When the Consumer Financial Protection Bureau proposed in February to cap credit card late fees at $8, payments industry professionals probably suspected the idea would encounter pushback. They were right.
In the weeks since then, detractors and supporters of the idea have weighed in with public comments as part of the agency’s review of the proposal. The deadline for submitting comments was Wednesday. Banks, credit unions, consumer finance organizations and individuals submitted roughly 220 comments.
The CFPB’s plans to amend the Credit Card Accountability Responsibility and Disclosure Act, also known as the Card Act of 2009, would effectively cap credit card late fees at $8 per payment, and ban those fees from being over 25% of the minimum payment.
CFPB Director Rohit Chopra has made reducing consumer “junk fees” a central part of his mission in leading the agency tasked with protecting consumers from abuse when they buy into financial products and services.
“Over a decade ago, Congress banned excessive credit card late fees, but companies have exploited a regulatory loophole that has allowed them to escape scrutiny for charging an otherwise illegal junk fee,” Chopra said in February. The proposed rule “seeks to save families billions of dollars and ensure the credit card market is fair and competitive.”
Consumer advocate groups have rallied around the proposal.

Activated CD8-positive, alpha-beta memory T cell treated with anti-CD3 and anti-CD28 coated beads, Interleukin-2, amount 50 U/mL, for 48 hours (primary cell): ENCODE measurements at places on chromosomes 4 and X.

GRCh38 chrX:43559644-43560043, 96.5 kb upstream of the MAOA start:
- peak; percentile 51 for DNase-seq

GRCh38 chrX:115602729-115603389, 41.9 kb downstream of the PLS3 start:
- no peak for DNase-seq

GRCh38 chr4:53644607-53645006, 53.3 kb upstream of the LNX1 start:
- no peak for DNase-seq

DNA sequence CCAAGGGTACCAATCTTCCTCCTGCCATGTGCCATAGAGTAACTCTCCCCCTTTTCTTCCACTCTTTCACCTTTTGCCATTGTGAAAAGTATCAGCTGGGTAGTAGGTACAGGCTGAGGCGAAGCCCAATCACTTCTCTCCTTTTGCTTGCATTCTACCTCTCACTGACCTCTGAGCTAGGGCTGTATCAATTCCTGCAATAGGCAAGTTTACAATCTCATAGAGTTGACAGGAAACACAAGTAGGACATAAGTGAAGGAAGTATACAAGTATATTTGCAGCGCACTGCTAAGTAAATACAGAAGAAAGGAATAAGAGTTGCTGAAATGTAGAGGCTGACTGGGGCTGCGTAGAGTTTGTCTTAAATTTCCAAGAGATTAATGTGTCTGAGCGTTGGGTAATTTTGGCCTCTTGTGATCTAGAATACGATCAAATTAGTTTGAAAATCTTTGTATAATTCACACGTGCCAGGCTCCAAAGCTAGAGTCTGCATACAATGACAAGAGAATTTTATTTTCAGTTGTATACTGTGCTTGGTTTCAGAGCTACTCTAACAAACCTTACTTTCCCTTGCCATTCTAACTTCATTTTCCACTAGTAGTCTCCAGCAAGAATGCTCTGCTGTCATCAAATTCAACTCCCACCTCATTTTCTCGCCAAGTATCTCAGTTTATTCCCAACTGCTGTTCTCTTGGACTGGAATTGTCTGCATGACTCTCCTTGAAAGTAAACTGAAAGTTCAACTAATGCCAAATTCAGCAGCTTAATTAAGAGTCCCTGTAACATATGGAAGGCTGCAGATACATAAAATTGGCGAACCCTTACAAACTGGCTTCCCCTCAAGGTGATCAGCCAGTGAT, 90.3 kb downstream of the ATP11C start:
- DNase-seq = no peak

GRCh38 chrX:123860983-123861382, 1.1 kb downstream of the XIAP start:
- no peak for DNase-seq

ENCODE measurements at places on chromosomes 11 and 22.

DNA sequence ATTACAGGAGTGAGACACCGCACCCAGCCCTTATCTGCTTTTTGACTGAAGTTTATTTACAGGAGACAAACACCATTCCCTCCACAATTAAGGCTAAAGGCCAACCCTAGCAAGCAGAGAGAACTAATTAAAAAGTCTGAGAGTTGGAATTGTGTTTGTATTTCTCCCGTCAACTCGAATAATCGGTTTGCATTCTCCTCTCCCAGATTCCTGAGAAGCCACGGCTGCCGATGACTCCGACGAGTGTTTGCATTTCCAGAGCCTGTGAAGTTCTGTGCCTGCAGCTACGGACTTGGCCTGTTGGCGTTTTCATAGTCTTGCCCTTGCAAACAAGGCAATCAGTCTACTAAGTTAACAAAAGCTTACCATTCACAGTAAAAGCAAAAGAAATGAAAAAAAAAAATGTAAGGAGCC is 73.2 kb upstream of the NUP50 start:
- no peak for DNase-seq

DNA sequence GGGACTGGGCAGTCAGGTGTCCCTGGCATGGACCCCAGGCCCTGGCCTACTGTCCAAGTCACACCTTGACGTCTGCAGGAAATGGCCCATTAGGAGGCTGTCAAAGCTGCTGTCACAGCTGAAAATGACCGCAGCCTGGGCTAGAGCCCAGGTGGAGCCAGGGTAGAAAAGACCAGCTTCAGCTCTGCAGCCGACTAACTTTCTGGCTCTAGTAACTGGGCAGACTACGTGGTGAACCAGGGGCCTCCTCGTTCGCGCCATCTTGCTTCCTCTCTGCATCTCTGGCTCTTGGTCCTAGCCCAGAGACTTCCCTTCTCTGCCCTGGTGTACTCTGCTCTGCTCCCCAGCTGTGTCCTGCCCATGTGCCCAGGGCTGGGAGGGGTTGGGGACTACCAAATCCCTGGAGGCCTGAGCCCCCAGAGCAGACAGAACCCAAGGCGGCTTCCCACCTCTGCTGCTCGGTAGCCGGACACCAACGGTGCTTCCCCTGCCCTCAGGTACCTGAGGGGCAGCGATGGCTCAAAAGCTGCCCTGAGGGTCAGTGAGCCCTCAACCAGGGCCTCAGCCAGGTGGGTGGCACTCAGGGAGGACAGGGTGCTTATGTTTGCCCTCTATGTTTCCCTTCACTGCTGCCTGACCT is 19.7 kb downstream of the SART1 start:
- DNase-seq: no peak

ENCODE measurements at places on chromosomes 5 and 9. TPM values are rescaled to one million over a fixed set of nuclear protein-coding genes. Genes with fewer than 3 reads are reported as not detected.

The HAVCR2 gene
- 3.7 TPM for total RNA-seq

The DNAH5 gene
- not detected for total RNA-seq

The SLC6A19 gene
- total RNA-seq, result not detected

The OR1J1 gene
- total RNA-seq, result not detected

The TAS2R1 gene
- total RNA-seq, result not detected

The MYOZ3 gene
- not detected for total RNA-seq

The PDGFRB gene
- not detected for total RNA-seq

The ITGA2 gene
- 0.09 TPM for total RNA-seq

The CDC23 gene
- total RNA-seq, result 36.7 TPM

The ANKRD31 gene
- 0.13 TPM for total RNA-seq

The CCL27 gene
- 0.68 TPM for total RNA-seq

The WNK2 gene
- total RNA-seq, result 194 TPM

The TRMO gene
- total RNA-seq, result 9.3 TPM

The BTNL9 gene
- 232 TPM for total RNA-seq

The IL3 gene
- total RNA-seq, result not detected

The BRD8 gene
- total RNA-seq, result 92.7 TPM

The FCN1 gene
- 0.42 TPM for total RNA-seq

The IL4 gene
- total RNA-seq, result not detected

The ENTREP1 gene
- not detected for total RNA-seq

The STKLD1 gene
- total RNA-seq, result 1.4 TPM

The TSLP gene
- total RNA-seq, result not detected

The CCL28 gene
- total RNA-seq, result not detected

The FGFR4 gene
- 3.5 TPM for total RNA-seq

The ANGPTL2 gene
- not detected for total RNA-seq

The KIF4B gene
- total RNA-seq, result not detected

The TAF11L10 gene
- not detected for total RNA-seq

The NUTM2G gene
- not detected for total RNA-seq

“We strongly support the Proposal, as it will afford relief to beleaguered consumers and align the penalty fees under the safe harbor with the legal standards that Congress established as well as the currently available empirical evidence,” the nonprofit Better Markets said in May 3 commentary.
Late fees have been used to gouge consumers and drive up revenue for financial institutions, Better Markets contended in a press release the next day. Card penalties, mainly late fees, add up to $14 billion annually, averaging about $35 to $41 per fee, the release said. The organization also argues that the Federal Reserve’s format for overseeing the fees is faulty.
In its May 3 letter, the National Consumer Law Center backed the CFPB’s proposal to cap the fees, noting the $8 limit is “fair, reasonable, and proportional to the costs incurred by issuers for late payments.” That language is a nod to the requirements of the law.
Nonetheless, the American Bankers Association, Consumer Bankers Association and National Association of Federally-Insured Credit Unions also submitted commentary on the rule proposal this week, insisting that the CFPB’s assumptions about the fees are wrong and warning that its policy approach would harm all credit card holders. A central point in their arguments is the popularity of the cards among consumers.
“Unlike the Bureau’s mischaracterization of late fees, consumers understand late fees and recognize the importance of late fees in promoting responsible consumer behavior and more efficiently allocating costs,” the associations contend in their May 3 letter to the agency.
They also argued that precedent is on their side when it comes to the current legal interpretation of the law.
“It is inappropriate and irresponsible to finalize significant changes to a long-standing rule that has endured through CFPB leadership appointed by both political parties when there is an open Constitutional question under consideration by the Supreme Court,” they said in their 39-page letter.
Many other credit unions and banks across the country also submitted letters to voice their opposition to the proposal.
As for individual consumers, they chimed in on both sides of the issue, with many predictably railing against the banks over fees, but others noting that penalties are a natural part of receiving the financial services.